The joyful spirit of Christmas, and all things holiday, is alive and well in Crockett, Texas. On November 20, the Saturday before Thanksgiving, festival goers and holiday enthusiasts can stroll along the streets of downtown Crockett and experience the small-town charm of “Christmas in Crockett, on the Square” first hand. Festivities will begin at 10 a.m. and last until 5 p.m.
Celebrating its 40th anniversary this year, the festival will fill the downtown square and neighboring streets with a variety of booths for pre-Black Friday holiday shopping, food vendors, live entertainment, a car show, and activities for the kids.
“The festival has always been held the Saturday before Thanksgiving. When you think about it, what better way to welcome in the holiday season than by attending the very first holiday festival in the heart of the first county in Texas,” said Liza Clark, Crockett Area Chamber of Commerce Executive Director. “I absolutely love seeing the delight on the children’s faces as they nibble on cotton candy or slide out of the bounce houses.”
“Christmas on the Square” is an annual Christmas tradition in Houston County that dates back to 1981. Patty Meyer and Dianne Rhone began the tradition many years ago with a handful of booths from local vendors that spread out around the downtown square. Now, it has now grown to over 250 vendors in 2019, with approximately 165 scheduled for this year.
“Due to COVID-19 considerations, we had to cut back on vendors so we could spread our booths out 4 to 6 feet apart, with some not returning due to being lost to COVID,” said Clark. “It’s sad for me that we lost vendors due to COVID, but it’s all the more reason to make sure this holiday tradition continues and brings us all a little bit closer together.”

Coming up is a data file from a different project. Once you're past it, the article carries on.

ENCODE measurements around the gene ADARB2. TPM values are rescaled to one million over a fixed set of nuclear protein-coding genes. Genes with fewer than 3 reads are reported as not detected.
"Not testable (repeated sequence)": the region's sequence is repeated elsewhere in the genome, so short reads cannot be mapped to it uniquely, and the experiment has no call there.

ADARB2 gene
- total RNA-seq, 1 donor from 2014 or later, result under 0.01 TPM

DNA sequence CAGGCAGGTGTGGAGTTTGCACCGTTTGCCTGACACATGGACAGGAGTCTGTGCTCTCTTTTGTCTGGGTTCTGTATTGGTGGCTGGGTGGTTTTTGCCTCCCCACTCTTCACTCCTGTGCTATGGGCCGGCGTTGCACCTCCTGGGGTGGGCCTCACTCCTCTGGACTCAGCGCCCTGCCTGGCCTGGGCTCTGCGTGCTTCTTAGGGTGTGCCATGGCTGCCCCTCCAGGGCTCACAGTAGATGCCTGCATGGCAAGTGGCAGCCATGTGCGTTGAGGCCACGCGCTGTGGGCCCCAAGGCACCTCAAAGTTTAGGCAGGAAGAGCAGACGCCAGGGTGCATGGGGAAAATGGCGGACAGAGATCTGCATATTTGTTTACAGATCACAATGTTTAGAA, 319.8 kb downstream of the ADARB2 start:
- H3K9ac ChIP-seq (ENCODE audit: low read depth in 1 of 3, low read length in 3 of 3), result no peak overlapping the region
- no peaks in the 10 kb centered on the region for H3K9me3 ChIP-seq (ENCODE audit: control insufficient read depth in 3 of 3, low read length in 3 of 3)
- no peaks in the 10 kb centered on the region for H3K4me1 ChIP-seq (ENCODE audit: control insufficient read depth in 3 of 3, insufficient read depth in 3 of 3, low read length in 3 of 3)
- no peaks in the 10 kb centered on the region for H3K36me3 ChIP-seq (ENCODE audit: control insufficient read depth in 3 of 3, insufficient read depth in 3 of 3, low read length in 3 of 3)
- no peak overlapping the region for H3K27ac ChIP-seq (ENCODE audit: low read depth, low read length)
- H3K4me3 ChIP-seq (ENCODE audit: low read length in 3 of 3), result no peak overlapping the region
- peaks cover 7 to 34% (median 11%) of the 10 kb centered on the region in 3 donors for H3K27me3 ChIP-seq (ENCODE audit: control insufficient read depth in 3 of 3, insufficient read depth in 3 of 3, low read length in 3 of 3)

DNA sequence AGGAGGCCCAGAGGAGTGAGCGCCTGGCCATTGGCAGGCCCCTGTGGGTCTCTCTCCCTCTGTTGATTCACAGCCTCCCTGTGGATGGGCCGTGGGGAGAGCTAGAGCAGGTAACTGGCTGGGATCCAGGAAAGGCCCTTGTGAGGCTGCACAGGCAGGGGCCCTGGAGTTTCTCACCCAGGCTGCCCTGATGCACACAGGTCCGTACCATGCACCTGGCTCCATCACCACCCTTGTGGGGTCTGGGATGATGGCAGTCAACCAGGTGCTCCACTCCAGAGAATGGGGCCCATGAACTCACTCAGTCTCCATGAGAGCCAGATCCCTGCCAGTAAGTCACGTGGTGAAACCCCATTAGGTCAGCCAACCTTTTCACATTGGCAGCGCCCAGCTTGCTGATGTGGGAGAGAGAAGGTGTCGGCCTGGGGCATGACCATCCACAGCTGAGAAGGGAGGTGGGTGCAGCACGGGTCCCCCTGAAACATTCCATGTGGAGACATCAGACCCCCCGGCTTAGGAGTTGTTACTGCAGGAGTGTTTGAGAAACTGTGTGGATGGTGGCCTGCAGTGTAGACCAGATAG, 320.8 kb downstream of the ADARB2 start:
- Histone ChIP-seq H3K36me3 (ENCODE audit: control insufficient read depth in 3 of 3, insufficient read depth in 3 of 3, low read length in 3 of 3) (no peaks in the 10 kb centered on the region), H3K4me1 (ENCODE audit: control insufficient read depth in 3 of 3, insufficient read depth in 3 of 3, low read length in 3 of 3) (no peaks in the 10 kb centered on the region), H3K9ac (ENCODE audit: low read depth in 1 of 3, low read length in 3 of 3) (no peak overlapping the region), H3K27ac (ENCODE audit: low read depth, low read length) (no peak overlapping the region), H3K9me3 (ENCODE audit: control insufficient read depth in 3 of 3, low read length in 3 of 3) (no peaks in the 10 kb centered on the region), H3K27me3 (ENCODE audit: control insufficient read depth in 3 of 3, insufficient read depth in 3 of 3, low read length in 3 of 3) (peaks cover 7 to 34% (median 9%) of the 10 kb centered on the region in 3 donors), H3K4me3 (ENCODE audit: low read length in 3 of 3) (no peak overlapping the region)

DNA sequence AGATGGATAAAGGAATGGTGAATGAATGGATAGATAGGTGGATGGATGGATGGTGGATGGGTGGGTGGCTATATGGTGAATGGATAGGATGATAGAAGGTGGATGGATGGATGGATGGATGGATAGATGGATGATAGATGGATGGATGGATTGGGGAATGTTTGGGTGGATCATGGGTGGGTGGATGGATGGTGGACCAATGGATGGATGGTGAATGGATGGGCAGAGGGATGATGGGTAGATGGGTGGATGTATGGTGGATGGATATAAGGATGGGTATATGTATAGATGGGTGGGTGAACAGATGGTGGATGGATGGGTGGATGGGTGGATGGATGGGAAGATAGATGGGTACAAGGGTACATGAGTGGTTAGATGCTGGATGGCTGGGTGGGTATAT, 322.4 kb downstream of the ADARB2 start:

Vendors and booth types range from local churches and youth groups to boutiques and local artisans and craftsmen. For Clark and others who regularly attend the festival, it’s more than a great shopping experience and family fun. It’s about family and tradition.
“We have some vendors that have been attending for 30 plus years, returning to the same booth every single year,” said Clark.
The excitement is apparent in Clark’s voice as she talks about the families that come back to the festival year after year to begin their holiday season. For instance, Clark talks about families coming from out of state to continue the tradition of starting their holiday off with the festival – even after the original festival attendee has passed.
“I marvel over the stories I hear of families coming together every year to attend Christmas in Crockett,” said Clark. “For me, that’s what it’s about – bringing families together and creating that experience for them.”
“As much of a tradition as it is for us, it’s become even more for some families,” said Clark. “Yes, it benefits our community by bringing in visitors to our beautiful downtown area and our unique boutiques and shops, but it has grown into so much more, and I’m honored to be a part of it.”
So, along with a sense of tradition and holiday spirit, ‘what exactly does the festival have to offer?’ you may ask.
Live entertainment for the day will consist of performances by local dance studio dancers. The first performance will be at 11 a.m., followed by another performance at 1:30 p.m.
There will be a map of performance locations and schedule posted on the chamber’s website at www.crockettareachamber.org.